The Reluctant Entrepreneur: A Woman Who Changed 3000 Lives Without Even Realising It

Posted on August 27, 2015 in My Story, Society

By Jay Sonavane

On the morning of 15th August 2015, the whole atmosphere at Lal Qila was energetic when our Prime Minister Mr. Narendra Modi introduced a new slogan of “Start Up India, Stand Up India“. Previously with “Make In India” Campaign and now with “Start Up India, Stand Up India“, there is no doubt that good times for Indian start-ups have finally arrived.

sewing machine
The success stories of start-ups like Flipkart, Snap Deal, Housing, Ola, built a very strong environment for all new and aspiring entrepreneurs. Still in India, there are hundreds or maybe thousands of entrepreneurs, whose stories remain untold. And an interesting fact about them is that some of them don’t even know that they are real entrepreneurs, and they are making a difference in the lives of others. I read somewhere that the word entrepreneur has come from the Sanskrit wordAntha Prerna“, which means self-motivated, which is probably true for all of them.

Today I am sharing with you one such story of Chhaya, an untold entrepreneur. Chhaya was born in a small village of Dharangaon located near Jalgaoun district Maharashtra. With limited sources of income, her father barely managed to sustain 7 children. Chhaya somehow managed to study up to 10th standard and soon got married. Her husband was a worker at a textile mill in Ahmedabad, which was a prestigious job in 80’s. However, things suddenly changed for them when the mills in Gujarat started shutting off, and left her husband without a job. As he started driving an auto-rickshaw as alternative work, Chhaya decided to take an initiative, which started her journey of entrepreneurship.

She decided to learn stitching to help her family. Although this decision was not simple for her as she came from an orthodox family– but with her husband’s support, she somehow managed to convince her in-laws and joined stitching classes.

Within 3 months, she managed to learn how to stitch all women’s garments. She started stitching clothes, and her work soon got traction in her area. All these things gave her a lot of confidence, as she was now helping her family financially. She even decided to educate both her sons in English medium schools, which was a big thing in the late 80s.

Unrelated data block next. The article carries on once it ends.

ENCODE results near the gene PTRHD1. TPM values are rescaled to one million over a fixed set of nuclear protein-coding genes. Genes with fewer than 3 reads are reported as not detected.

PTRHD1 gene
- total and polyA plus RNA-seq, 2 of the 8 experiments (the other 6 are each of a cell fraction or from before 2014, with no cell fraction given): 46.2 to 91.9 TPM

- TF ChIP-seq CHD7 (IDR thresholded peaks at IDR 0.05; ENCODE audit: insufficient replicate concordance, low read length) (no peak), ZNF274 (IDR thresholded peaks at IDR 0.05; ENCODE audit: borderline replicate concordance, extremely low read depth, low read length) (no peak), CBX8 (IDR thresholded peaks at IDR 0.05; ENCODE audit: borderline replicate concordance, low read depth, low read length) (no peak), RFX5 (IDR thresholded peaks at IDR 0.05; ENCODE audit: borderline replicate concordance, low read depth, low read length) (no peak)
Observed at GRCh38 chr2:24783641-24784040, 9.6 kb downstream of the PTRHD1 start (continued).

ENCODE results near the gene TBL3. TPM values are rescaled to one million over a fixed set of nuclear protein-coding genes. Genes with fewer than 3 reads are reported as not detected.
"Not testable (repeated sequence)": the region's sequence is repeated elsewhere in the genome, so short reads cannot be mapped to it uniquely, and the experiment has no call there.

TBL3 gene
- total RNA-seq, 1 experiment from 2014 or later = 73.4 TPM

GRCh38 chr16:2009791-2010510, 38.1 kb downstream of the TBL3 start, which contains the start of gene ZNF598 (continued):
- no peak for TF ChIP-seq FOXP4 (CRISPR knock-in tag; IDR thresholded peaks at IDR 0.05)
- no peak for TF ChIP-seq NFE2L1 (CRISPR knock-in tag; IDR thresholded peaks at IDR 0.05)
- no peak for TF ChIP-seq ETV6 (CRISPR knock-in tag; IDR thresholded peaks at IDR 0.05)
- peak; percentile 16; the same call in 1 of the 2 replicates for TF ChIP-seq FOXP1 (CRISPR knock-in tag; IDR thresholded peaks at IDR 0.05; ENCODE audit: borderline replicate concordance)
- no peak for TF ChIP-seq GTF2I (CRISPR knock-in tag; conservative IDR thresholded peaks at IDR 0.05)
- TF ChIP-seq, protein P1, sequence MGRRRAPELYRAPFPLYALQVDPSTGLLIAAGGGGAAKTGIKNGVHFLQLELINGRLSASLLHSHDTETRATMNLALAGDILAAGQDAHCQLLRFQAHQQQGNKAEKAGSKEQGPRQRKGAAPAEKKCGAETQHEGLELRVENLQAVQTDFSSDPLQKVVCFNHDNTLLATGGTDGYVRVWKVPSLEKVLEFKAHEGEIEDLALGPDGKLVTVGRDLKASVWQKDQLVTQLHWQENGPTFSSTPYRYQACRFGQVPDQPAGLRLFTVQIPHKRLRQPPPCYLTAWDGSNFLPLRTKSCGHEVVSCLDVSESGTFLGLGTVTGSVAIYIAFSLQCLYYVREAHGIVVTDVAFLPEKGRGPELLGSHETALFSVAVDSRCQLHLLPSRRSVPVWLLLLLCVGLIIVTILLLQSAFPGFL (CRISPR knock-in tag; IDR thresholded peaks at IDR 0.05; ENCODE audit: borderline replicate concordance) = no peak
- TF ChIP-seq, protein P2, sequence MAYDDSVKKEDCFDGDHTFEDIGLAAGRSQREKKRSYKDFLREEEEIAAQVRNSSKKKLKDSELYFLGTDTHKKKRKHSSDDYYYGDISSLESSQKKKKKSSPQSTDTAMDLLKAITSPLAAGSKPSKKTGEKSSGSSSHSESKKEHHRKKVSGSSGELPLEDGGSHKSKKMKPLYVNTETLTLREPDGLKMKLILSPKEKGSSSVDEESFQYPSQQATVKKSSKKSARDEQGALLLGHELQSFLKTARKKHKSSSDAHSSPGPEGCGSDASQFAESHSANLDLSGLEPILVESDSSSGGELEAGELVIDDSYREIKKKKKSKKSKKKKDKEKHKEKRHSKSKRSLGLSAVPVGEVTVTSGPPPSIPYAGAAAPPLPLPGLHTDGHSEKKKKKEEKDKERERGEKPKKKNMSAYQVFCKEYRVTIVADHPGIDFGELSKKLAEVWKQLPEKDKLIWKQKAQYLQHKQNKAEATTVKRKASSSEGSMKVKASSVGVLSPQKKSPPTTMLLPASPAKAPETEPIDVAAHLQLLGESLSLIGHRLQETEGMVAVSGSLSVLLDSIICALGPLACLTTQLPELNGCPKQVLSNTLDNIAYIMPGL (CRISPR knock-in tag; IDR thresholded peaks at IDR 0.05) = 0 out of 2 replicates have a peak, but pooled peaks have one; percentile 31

With these new responsibilities, Chhaya realised that just stitching clothes will not be enough, and so she decided to grow her business. She started her own stitching classes, named ‘Dev Shree’. These classes were for girls and women coming from poor families, where they could learn stitching and become financially independent. Soon Dev Shree stitching classes became popular and the number of people enrolling started increasing.

I remember one incident, when a father came to get his daughter enrolled in Chhaya’s classes. No one else would take her because her legs had been affected by Polio and had limited strength. It was very difficult to teach such a girl, but Chhaya was passionate about her work, so she took the girl in. She arranged for a special automatic sewing machine for this girl and started teaching her. At the end of 4 months, that girl was in a position to stitch clothes that she could sell. All this was like a miracle for her father.

Today it’s been almost 25 years, her classes are still running with the same force that they started with. Till date, she has educated more than 3000 women from economically weak families, and most of them are now running their own stitching business, further supporting their families. Both her sons have become software engineers and are working with reputed IT companies. And she still doesn’t know what exactly the word entrepreneur means, or what exactly a start-up is. But ultimately her journey can be compared to a successful start-up.

May be now, with this article I will be able to explain to her meaning of entrepreneur. And for all those who are curious to know about who I am –I’m one of Chhaya’s son.